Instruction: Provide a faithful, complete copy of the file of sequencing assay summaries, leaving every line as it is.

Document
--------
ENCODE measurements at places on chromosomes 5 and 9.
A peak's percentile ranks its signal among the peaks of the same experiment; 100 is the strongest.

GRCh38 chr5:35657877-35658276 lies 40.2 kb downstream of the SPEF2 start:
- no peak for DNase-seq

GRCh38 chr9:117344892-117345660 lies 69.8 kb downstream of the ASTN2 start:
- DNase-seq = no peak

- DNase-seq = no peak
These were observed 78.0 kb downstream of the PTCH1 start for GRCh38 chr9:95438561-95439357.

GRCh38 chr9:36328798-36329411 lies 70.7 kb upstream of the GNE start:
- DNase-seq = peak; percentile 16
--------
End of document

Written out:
ENCODE measurements at places on chromosomes 5 and 9.
A peak's percentile ranks its signal among the peaks of the same experiment; 100 is the strongest.

GRCh38 chr5:35657877-35658276 lies 40.2 kb downstream of the SPEF2 start:
- no peak for DNase-seq

GRCh38 chr9:117344892-117345660 lies 69.8 kb downstream of the ASTN2 start:
- DNase-seq = no peak

- DNase-seq = no peak
These were observed 78.0 kb downstream of the PTCH1 start for GRCh38 chr9:95438561-95439357.

GRCh38 chr9:36328798-36329411 lies 70.7 kb upstream of the GNE start:
- DNase-seq = peak; percentile 16